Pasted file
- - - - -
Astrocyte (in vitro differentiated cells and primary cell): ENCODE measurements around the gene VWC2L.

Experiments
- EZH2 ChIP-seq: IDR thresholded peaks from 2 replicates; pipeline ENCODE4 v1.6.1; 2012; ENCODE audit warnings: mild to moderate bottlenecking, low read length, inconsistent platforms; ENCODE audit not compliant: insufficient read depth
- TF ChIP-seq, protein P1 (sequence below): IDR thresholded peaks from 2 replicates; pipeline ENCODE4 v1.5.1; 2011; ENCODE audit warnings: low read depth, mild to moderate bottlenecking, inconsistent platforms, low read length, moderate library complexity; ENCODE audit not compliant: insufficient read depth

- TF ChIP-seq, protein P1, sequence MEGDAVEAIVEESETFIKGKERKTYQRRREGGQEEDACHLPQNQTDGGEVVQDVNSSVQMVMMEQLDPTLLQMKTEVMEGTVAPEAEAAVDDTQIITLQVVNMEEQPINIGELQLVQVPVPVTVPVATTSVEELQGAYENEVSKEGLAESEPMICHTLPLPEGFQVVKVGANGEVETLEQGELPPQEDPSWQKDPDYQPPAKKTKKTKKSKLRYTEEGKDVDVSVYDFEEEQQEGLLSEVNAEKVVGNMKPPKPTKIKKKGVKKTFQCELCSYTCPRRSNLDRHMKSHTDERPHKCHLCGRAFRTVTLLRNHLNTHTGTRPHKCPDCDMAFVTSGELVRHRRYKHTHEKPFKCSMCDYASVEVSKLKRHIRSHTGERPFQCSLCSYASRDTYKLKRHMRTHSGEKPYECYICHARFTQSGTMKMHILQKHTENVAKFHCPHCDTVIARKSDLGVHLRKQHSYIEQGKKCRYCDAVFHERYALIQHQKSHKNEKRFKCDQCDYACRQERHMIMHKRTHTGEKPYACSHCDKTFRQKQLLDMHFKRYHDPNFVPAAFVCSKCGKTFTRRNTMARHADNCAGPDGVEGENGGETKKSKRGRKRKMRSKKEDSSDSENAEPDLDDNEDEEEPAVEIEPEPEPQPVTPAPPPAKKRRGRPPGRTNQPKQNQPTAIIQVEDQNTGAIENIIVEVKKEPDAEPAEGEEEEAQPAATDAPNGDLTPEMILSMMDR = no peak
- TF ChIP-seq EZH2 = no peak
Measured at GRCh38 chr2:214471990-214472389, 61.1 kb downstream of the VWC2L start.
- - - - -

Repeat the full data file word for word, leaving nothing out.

Astrocyte (in vitro differentiated cells and primary cell): ENCODE measurements around the gene VWC2L.

Experiments
- EZH2 ChIP-seq: IDR thresholded peaks from 2 replicates; pipeline ENCODE4 v1.6.1; 2012; ENCODE audit warnings: mild to moderate bottlenecking, low read length, inconsistent platforms; ENCODE audit not compliant: insufficient read depth
- TF ChIP-seq, protein P1 (sequence below): IDR thresholded peaks from 2 replicates; pipeline ENCODE4 v1.5.1; 2011; ENCODE audit warnings: low read depth, mild to moderate bottlenecking, inconsistent platforms, low read length, moderate library complexity; ENCODE audit not compliant: insufficient read depth

- TF ChIP-seq, protein P1, sequence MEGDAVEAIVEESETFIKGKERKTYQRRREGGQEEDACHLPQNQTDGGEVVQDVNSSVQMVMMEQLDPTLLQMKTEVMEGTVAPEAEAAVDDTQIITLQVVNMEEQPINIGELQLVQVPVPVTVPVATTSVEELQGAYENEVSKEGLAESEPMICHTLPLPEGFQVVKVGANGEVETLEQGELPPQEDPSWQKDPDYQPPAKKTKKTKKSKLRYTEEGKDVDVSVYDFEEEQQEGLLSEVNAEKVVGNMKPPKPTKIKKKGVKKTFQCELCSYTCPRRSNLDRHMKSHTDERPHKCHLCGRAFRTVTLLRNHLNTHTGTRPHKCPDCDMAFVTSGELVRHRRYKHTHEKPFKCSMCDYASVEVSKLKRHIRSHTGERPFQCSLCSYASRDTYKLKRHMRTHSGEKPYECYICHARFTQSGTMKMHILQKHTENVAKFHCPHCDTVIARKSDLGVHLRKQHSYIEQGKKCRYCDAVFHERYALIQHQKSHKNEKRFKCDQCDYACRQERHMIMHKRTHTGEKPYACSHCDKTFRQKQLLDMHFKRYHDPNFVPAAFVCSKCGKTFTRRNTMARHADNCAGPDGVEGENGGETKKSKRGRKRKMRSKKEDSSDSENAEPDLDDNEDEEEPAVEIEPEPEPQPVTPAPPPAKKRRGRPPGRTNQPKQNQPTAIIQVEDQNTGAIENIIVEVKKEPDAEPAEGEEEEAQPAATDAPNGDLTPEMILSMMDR = no peak
- TF ChIP-seq EZH2 = no peak
Measured at GRCh38 chr2:214471990-214472389, 61.1 kb downstream of the VWC2L start.